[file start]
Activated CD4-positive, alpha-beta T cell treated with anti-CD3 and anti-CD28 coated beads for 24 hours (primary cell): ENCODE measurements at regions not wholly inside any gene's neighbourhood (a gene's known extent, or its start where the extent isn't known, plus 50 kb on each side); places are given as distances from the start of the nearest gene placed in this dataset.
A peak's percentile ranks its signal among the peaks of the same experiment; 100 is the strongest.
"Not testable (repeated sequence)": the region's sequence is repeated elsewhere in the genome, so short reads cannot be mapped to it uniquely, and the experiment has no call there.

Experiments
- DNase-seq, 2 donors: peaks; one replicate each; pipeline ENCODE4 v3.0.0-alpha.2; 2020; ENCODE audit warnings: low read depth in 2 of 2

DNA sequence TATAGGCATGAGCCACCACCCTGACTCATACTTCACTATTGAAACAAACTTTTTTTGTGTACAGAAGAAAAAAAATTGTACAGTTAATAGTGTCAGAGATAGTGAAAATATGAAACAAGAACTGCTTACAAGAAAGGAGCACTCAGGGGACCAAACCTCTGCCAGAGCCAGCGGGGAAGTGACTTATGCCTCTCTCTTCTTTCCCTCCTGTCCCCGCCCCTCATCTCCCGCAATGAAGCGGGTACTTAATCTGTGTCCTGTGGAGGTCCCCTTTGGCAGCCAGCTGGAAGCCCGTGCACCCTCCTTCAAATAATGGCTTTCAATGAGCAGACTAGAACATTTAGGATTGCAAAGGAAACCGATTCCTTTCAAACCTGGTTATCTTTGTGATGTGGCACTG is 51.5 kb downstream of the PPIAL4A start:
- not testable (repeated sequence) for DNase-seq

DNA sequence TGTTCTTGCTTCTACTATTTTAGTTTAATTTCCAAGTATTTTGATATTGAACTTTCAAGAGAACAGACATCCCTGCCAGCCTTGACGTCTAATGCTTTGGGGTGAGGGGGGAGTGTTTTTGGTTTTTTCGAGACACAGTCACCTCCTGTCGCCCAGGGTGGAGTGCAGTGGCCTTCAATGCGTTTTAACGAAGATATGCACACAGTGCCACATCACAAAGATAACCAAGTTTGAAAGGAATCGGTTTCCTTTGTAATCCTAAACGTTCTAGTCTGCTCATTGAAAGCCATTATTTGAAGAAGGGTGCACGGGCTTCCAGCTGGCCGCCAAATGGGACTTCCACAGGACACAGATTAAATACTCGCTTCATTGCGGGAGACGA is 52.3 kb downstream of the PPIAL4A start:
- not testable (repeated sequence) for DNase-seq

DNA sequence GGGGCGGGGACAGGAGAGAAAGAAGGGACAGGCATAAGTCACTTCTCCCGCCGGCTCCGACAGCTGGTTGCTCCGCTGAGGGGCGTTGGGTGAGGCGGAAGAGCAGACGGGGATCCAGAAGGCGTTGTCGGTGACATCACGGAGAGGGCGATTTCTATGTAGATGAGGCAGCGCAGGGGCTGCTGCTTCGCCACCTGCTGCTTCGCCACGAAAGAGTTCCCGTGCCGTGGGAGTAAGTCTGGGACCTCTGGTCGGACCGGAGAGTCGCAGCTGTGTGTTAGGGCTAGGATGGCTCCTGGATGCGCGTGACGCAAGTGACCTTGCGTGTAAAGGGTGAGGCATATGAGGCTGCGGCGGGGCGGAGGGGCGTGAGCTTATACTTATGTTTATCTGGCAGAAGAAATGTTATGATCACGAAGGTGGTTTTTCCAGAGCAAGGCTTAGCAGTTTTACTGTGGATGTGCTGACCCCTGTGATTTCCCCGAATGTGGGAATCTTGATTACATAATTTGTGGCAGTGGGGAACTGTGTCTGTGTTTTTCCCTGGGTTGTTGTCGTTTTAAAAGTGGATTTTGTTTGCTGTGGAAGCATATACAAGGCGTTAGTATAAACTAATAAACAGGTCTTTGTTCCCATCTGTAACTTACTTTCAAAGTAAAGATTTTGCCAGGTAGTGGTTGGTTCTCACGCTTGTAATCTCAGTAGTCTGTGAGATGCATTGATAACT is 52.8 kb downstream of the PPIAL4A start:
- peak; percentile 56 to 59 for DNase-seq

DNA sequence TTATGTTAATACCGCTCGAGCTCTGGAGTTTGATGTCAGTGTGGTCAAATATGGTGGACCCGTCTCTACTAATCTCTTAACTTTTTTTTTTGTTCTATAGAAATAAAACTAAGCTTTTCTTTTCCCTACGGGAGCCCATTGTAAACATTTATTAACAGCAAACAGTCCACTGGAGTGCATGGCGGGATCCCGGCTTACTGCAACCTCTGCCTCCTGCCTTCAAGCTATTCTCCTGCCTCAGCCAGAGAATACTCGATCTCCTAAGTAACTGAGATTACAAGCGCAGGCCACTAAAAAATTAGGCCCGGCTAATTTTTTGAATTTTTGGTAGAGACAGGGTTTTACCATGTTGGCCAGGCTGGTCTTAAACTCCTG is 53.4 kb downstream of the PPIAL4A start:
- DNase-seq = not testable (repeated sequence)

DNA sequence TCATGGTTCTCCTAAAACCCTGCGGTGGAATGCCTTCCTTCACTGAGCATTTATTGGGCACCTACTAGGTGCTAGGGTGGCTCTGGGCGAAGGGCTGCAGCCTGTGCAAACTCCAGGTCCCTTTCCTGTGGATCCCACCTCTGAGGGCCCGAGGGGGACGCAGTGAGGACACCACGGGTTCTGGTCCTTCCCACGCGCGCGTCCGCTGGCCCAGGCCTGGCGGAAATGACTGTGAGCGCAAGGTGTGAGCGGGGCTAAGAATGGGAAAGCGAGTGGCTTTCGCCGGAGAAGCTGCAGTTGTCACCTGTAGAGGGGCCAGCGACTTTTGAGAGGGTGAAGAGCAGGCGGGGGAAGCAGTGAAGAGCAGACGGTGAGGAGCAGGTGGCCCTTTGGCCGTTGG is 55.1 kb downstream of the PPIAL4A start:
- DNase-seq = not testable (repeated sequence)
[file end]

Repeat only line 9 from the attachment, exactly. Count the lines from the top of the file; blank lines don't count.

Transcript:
- not testable (repeated sequence) for DNase-seq